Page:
• Energy balance feedforward control schemes may involve target setting for a heat source to a sterilizing heater or for a coolant and coolant source that is part of an aseptic sterilization process. In an embodiment, the target setting for the heat source to the sterilizing heater or the coolant and coolant source is manipulated by feedforward control to minimize product temperature transients in the event that there is a change of product flow and/or product feed temperature. The heat or coolant source adjustment involved in the energy balance feedforward control scheme is calculated from a first principles energy balance on the heater and combined with the adjustment calculated by feedback temperature control. The input variables to the calculation undergo a dynamic adjustment so that the feedforward correction reaches the product at the same time as the disturbance, cancelling the impact of that disturbance.
  • The ability to compensate for feed flow changes through automatic control allows for increased flexibility in response to situations that may require a change in flow rate such as the risk of loss of sterility or intentional flow changes to achieve other process optimizations. The ability to compensate for raw product temperature changes through automatic control reduces the need for precise temperature control of every batch of feed material.
  • By way of example and not limitation, the following examples are illustrative of various embodiments of the present disclosure. The formulations and processes below are provided for exemplification only, and they can be modified by the skilled artisan to the necessary extent, depending on the special features that are desired.
  • Example 1-Test Run of an Energy Balance FeedForward Control Scheme applied to an Aseptic Sterilization Process using Sweet Potato and Carrot
  • The beneficial effect of an energy balance feedforward control scheme on the mitigation of a temperature change of a final product caused by a change in flow rate was demonstrated using sweet potato and carrot. The product was run for approximately 230 seconds through a sterilization system twice, and each time a sudden flow change was imposed on the system. The flow change was imposed under identical conditions, except that for one run, the energy balance feedforward control scheme was off, and for the other, the energy balance feedforward control scheme was on. FIG. 2 shows the time-aligned results of the test. The vertical line identifies the moment of the flow change. When the flow was decreased from 5.0 to 2.8 gpm, without the energy balance feedforward control scheme the temperature of the sweet potato and carrot rose drastically, from approximately 226 to 234 degrees. By contrast, when the same flow change was imposed with the energy balance feedforward control scheme on, the temperature did not drastically change, remaining steady at approximately 230 degrees.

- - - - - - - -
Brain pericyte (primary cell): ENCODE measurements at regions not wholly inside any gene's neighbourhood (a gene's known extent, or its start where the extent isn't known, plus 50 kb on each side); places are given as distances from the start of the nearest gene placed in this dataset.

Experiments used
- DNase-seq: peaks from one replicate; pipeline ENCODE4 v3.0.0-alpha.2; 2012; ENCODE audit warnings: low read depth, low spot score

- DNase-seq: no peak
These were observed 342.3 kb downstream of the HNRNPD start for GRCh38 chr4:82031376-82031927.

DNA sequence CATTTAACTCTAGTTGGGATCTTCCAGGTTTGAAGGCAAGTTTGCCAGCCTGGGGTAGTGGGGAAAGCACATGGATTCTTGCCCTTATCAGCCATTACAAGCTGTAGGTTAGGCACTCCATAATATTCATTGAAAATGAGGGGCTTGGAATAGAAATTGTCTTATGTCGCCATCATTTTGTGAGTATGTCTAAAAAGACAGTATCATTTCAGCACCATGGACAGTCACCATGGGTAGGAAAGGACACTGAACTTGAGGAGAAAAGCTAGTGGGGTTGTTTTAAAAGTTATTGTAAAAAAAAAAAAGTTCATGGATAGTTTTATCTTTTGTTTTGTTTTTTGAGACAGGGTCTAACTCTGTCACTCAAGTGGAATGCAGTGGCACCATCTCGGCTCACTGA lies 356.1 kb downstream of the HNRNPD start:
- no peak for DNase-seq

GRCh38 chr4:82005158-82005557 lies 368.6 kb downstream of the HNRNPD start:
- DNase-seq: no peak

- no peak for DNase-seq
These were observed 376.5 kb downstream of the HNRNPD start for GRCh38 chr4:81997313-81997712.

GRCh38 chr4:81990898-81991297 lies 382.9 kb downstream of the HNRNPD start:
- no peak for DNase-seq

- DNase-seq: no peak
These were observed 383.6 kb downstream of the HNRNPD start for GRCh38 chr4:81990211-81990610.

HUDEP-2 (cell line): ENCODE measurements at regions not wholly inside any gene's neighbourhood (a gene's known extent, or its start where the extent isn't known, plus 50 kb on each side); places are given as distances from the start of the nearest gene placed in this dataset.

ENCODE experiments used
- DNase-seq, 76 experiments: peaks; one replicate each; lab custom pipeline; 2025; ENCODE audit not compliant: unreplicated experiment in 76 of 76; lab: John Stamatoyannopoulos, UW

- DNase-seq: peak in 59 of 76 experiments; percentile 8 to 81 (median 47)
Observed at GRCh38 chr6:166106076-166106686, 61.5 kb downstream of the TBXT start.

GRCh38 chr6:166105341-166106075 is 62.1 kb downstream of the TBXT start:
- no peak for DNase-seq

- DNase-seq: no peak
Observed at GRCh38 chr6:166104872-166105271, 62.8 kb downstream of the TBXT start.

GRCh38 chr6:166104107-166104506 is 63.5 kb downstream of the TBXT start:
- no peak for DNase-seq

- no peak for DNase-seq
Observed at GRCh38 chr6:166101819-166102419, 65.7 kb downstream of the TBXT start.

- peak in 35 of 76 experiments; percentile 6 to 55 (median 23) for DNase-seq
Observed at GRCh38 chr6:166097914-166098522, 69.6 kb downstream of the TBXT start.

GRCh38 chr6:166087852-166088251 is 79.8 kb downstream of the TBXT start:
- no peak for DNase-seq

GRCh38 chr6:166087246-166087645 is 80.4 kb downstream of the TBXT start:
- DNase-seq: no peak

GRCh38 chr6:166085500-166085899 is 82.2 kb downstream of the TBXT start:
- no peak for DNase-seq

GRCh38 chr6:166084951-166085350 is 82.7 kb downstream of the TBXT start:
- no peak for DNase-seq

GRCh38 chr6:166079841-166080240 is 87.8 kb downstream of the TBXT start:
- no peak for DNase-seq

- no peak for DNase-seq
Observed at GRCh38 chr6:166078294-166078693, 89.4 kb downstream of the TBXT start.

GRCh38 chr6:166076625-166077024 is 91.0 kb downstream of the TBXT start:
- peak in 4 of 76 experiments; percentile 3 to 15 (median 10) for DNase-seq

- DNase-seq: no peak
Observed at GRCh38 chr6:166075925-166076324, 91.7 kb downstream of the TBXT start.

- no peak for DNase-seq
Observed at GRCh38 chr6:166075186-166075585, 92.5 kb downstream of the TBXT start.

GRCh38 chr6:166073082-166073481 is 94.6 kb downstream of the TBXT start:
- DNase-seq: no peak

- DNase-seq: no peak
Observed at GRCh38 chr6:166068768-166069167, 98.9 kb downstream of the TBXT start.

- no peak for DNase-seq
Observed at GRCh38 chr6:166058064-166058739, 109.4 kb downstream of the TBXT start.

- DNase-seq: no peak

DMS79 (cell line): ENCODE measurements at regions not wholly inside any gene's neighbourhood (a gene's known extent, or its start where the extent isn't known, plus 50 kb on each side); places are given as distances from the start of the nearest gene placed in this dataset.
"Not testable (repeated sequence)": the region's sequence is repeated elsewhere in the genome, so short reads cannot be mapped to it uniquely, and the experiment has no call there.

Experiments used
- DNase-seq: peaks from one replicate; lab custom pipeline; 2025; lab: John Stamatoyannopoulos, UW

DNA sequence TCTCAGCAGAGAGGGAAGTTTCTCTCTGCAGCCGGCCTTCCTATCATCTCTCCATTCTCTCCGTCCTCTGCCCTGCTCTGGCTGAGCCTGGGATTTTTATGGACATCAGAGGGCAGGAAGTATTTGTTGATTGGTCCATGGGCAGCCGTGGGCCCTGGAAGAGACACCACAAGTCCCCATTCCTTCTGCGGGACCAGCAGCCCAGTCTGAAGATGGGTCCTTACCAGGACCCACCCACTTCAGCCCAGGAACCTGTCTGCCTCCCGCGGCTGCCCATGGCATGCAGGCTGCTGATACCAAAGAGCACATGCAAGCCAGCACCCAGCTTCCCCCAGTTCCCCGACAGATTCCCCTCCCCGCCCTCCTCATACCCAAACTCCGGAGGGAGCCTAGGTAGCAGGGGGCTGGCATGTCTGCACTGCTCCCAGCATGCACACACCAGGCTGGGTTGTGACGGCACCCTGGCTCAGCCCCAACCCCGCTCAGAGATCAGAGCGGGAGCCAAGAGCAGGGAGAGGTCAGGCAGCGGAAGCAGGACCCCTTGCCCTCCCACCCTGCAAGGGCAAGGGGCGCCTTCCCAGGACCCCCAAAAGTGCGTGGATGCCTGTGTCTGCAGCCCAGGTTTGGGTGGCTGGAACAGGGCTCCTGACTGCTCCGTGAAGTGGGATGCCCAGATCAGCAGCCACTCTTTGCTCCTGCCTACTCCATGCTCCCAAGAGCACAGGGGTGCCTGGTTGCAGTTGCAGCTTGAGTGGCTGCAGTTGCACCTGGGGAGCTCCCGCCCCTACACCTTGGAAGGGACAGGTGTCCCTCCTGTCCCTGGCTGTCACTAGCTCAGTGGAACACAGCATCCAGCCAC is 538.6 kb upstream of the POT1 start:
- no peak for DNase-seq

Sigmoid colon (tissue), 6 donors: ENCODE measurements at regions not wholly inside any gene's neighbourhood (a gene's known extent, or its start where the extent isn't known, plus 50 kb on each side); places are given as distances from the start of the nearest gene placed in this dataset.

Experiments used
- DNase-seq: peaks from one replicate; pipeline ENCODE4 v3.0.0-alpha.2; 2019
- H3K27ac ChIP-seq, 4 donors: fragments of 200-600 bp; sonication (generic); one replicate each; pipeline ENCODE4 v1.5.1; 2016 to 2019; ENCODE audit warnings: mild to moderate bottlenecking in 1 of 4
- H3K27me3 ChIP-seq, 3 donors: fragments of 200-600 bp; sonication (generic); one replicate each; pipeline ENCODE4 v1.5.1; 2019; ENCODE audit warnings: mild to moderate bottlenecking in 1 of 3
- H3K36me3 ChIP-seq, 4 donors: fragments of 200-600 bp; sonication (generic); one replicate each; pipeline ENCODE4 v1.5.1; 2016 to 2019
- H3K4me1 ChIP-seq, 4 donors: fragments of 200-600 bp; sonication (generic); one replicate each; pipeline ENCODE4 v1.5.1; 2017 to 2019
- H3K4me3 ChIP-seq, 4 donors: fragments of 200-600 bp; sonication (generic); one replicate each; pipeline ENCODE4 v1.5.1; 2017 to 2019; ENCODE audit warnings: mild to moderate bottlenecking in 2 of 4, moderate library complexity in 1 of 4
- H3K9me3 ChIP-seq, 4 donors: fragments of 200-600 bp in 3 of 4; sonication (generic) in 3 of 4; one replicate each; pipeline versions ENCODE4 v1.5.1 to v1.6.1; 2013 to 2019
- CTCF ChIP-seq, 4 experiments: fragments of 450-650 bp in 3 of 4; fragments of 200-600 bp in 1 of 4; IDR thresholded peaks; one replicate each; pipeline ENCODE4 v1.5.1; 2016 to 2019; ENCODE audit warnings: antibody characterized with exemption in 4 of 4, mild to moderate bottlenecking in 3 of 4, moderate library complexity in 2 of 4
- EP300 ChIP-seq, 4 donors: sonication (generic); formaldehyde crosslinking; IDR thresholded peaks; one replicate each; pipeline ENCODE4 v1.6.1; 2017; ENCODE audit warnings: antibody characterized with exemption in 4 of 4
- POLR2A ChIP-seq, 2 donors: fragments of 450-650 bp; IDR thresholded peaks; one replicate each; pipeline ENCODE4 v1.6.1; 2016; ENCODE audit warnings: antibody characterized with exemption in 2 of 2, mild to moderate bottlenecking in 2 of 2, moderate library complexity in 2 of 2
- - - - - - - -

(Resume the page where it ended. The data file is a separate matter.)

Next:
• Example 2-Test Run of an Energy Balance FeedForward Control Scheme applied to an Aseptic Sterilization Process using Water with a Decrease in Flow.
  • A similar experiment was conducted to demonstrate the beneficial effect of an energy balance feedforward control scheme on the mitigation of a temperature change of a final product caused by a change in flow rate using water as the product in the system. FIG. 3 shows the results of the experiment. Like FIG. 2, the graph shows the difference in product temperature after a flow change when the energy balance feedforward control scheme is on versus when it is off. The flow was decreased from 4.0 to 2.8 gpm. With the control scheme off, the temperature rose over the course of the 235 second run from approximately 230 to 232.5 degrees. With the control scheme on, the temperature remained close to 230 degrees throughout the time frame.
  • Example 3-Test Run of an Energy Balance FeedForward Control Scheme applied to an Aseptic Sterilization Process using Water with an Increase in Flow.
  • FIG. 4 shows the results of an experiment similar to FIG. 2. A test run of an energy balance feedforward control scheme used in conjunction with a sterilizing process was run using water. A flow change was imposed on the system. The change was imposed once with the energy balance feedforward control scheme on, and once with the control scheme off. The flow was increased from 2.8 to 4.0 gpm. FIG. 4 demonstrates that the control scheme works to maintain a more constant temperature, even when the flow rate is increased instead of decreased. With the control scheme off, in 191 seconds the water temperature decreased from approximately 230 to 228.5 degrees. With the control scheme on, the water temperature remained between approximately 230 and 231 degrees.

Claims (17)

  1. A method of minimizing changes in finished product temperature during aseptic sterilization processes, the method comprising:
    applying an energy balance feedforward control scheme to an aseptic sterilization process;
    characterised in that the energy balance feedforward control scheme comprises:
    an additive feedforward controller including the input variables product density, heat capacity of the product and information from the flow indication;
    a heat source adjustment calculated from a first principles energy balance on a heater combined with an adjustment calculated by feedback temperature control.
  2. The method according to Claim 1, wherein the finished product is a baby food product.
  3. The method according to any one of Claims 1-2, wherein the finished product is a non-homogenous food product.
  4. The method according to claim 1, wherein the additive feedforward controller calculates steam demand from energy balance.